We also have a convenient comparison table between the Galaxy Nexus and the Galaxy S II, iPhone 4S and HTC Sensation. In most cases, the Galaxy Nexus is the victor.

The Galaxy Nexus will be available in the United States, parts of Europe and Asia starting in November; more regions to follow. You can register your interest in the device at Google’s Nexus website.

Android 4.0 “Ice Cream Sandwich”

Google announced a plethora of new features in Android 4.0, and while many improvements are visual, there are still core enhancements being made. Below we have listed some of these new features so you can quickly get an idea what Google has introduced in Ice Cream Sandwich (ICS).

Honeycomb-styled interface New Roboto typeface used throughout the UI New lockscreen featuring quick unlock to camera and notification pane access Improvements to multitasking and the notification pane Resizable widgets Quick SMS responses when rejecting incoming calls Improvements to text input, autocorrect and copy & paste Real-time voice-to-text input Full control over data usage, including usage notifications New contacts app featuring better social integration and “Me” profile More advanced Calendar and Gmail apps Improved Gallery featuring a photo editor Improved Camera app including panorama mode and easy sharing Cloud connectivity with automatic Google Chrome bookmark sync Offline access to emails (past 30 days by default) and web pages (when you save them) Face unlock using facial recognition technology Android Beam for NFC sharing of loads of content Integrated visual voicemail and appropriate APIs Integrated screenshots from hardware button combination Support for high-density mobile displays such as the Galaxy Nexus’ 720p display Many, many new APIs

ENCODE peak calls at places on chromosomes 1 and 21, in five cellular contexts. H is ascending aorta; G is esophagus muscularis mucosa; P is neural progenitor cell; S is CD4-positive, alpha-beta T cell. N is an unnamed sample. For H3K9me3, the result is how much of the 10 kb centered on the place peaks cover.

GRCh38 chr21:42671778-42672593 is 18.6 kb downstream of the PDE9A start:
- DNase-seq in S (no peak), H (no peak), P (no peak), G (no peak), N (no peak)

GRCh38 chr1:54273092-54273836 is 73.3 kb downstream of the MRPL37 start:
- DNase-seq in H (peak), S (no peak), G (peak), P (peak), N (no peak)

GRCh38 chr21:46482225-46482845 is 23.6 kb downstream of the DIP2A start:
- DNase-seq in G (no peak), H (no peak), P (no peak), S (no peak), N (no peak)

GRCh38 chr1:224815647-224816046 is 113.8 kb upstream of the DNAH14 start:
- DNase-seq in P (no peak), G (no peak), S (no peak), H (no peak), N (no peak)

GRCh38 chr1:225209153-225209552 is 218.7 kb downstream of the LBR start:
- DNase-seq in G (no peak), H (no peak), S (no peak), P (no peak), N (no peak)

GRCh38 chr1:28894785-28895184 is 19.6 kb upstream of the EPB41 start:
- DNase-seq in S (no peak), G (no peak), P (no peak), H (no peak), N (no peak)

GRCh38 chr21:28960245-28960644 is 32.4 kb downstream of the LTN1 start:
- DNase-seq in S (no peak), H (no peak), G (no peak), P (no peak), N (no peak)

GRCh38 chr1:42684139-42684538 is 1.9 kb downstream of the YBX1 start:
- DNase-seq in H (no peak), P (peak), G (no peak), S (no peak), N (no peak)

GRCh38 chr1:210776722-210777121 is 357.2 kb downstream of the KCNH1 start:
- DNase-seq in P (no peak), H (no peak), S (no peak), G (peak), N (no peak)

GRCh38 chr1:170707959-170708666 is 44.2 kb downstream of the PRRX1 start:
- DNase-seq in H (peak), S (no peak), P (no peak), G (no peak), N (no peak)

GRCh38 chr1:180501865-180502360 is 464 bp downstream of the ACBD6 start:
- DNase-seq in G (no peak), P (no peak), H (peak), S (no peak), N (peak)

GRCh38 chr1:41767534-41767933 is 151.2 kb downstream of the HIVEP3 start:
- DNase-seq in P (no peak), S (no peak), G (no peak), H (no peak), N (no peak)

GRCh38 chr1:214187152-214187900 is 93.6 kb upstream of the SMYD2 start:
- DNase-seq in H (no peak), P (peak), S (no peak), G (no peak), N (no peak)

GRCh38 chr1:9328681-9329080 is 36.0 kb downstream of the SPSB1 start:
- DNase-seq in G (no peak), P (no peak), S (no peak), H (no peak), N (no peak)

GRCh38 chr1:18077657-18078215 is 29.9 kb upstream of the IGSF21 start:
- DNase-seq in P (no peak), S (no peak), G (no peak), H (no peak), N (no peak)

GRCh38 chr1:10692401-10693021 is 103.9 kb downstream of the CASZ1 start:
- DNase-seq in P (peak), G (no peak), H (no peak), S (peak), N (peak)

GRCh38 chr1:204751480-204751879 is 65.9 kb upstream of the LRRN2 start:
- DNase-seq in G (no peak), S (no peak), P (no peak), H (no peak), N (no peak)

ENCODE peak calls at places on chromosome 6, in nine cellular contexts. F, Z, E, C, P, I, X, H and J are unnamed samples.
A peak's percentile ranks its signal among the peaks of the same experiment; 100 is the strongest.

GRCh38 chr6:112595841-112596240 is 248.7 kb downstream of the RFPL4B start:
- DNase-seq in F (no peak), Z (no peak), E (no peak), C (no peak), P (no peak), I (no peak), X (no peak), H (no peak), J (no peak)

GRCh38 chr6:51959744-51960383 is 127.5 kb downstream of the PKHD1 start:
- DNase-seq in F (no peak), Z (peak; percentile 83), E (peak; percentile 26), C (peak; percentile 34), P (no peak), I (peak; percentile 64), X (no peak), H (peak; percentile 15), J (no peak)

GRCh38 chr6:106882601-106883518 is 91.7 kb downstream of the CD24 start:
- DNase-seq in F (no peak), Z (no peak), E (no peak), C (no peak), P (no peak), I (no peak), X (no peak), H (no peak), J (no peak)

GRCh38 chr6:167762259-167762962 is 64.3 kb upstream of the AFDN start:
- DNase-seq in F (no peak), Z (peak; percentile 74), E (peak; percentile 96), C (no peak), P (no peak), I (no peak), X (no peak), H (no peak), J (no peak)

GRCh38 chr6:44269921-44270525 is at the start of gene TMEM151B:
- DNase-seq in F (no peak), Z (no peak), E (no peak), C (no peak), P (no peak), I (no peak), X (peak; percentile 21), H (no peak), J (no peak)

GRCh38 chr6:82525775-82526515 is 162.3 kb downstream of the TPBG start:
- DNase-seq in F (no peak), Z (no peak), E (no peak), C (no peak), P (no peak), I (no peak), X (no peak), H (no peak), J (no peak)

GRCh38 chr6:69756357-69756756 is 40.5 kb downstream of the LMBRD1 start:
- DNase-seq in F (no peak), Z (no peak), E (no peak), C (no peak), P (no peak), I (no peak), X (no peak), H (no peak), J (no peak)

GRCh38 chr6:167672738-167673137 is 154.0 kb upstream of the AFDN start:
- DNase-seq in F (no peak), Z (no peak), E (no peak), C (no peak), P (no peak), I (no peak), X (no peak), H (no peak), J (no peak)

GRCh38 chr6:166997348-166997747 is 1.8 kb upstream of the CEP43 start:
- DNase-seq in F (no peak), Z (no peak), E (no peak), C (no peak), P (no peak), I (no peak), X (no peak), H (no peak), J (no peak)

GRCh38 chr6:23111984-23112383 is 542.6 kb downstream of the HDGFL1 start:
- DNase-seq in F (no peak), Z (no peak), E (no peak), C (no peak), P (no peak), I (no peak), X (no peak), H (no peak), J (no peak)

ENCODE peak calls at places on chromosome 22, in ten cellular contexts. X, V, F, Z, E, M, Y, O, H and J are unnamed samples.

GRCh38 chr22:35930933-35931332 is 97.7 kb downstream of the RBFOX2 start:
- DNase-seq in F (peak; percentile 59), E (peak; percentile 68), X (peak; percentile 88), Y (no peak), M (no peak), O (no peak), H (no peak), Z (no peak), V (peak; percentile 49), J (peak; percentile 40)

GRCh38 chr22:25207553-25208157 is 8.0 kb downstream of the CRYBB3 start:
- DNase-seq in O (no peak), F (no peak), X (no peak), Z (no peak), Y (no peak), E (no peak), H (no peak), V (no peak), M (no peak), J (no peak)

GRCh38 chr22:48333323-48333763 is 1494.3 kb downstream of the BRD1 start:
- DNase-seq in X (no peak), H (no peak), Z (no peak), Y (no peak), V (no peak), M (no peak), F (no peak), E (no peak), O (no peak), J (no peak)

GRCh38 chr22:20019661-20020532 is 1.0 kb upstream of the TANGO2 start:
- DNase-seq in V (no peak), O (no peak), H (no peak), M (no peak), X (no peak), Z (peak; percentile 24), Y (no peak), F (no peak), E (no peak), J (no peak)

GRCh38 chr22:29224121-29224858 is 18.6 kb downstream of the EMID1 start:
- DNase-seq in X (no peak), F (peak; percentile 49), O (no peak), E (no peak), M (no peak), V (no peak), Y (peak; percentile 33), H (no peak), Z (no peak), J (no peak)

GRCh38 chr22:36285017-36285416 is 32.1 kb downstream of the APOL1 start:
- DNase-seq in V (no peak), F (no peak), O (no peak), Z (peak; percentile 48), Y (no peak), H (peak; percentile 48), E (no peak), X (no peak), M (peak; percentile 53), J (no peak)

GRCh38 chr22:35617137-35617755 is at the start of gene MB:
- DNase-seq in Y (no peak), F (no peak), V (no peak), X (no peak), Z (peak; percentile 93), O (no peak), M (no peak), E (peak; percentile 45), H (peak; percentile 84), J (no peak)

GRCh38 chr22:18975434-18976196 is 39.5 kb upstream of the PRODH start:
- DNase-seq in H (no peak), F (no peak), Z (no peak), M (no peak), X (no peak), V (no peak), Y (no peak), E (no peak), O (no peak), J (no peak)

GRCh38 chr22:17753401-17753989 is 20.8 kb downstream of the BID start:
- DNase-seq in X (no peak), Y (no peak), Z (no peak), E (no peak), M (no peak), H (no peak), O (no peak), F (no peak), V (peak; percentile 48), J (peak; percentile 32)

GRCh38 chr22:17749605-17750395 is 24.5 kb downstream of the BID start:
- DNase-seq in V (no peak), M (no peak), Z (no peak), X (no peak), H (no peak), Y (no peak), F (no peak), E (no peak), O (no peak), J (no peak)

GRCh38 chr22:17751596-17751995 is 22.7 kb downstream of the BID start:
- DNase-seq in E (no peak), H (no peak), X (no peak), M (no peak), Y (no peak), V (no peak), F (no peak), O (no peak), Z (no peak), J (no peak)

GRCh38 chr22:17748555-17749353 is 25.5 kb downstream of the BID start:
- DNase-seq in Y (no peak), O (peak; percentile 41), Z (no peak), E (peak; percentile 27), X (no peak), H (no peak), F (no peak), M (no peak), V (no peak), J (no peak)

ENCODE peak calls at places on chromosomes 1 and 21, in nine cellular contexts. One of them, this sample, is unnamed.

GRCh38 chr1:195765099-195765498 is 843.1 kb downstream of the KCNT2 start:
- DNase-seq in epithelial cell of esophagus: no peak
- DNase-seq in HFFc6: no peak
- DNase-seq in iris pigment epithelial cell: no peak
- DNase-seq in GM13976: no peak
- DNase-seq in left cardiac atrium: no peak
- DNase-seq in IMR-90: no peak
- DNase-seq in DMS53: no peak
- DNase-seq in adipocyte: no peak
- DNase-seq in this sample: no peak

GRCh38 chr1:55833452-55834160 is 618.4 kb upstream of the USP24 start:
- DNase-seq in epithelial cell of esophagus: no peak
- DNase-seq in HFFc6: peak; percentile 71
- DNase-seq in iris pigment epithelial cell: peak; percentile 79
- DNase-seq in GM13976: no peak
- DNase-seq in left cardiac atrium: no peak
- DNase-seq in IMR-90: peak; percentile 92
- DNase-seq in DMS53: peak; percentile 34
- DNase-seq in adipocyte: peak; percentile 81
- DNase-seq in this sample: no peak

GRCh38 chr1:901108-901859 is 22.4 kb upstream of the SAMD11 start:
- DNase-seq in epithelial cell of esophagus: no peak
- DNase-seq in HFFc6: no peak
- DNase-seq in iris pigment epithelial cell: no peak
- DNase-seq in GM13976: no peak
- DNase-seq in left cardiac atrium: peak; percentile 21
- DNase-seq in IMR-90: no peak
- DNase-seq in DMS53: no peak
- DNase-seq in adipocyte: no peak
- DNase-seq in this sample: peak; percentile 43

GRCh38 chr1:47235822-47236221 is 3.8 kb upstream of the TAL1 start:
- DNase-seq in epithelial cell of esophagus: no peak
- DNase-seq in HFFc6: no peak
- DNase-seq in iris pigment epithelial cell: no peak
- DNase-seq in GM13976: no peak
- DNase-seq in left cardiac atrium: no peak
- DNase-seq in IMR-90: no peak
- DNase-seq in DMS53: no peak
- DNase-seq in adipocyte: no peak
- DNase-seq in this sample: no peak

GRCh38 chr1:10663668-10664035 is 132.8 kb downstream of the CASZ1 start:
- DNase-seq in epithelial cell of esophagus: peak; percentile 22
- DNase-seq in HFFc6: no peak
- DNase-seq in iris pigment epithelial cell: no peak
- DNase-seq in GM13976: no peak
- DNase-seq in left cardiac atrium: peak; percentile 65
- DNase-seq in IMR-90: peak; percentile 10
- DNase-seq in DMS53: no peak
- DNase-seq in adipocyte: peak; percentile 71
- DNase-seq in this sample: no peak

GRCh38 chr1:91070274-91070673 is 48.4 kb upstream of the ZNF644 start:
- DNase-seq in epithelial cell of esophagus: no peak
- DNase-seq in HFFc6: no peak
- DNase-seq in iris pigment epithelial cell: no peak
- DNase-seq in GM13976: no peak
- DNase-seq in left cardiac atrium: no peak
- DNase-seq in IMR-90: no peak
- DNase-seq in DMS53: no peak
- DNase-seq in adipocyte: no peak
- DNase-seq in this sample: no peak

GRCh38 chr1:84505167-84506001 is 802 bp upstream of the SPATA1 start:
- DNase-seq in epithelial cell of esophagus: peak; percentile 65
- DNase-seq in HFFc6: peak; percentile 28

For developers out there, the Android 4.0 SDK with all the improved and new APIs is now available from Google’s developer website.

The first device to be loaded with ICS is, obviously, the Galaxy Nexus, but the OS is also heading to the Nexus S at some point. It is unclear, however, if ICS will make its way to the older Google Nexus One. It is also unclear whether smartphone manufacturers will update their devices to ICS, or which devices will end up being updated. Hopefully carriers and manufacturers will announce their intentions soon.

Thanks: Neowin

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Samsung has got something up its sleeve in terms of upcoming products and it plans to talk about them publicly in a couple of weeks. Thisismynext.com, along with other media outlets, have been sent invites to attend a Samsung press event in San Diego on October 11. But the smartphone company won’t be alone. Samsung is promoting this event as a joint operation with Google, with the invite saying specifically that the press will “get a look at what’s new from Android” during the press conference.

That’s certainly a big clue that the event might be the place and time for the official unveiling of a Samsung made smartphone that will have Google’s next version of the popular Android mobile operating system inside. Android 4.0, otherwise known as Ice Cream Sandwich, has been the source of much speculation, along with some screenshot leaks. This week a video made its way to the Internet that supposedly showed Android 4.0 in action. So far Google has been pretty silent, at least in public, about the details of Android 4.0, saying only that it would launch sometime in October or November.

It’s likely that the press event will show an upcoming Samsung smartphone that Android 4.0 will be running on. Internet rumors have been flying about this mystery phone over the past couple of months. Even the actual name of the phone is under dispute with some calling it the Nexus Prime, others labeling it the Droid Prime and still other rumors naming it the Galaxy Nexus phone.

Thanks: Neowin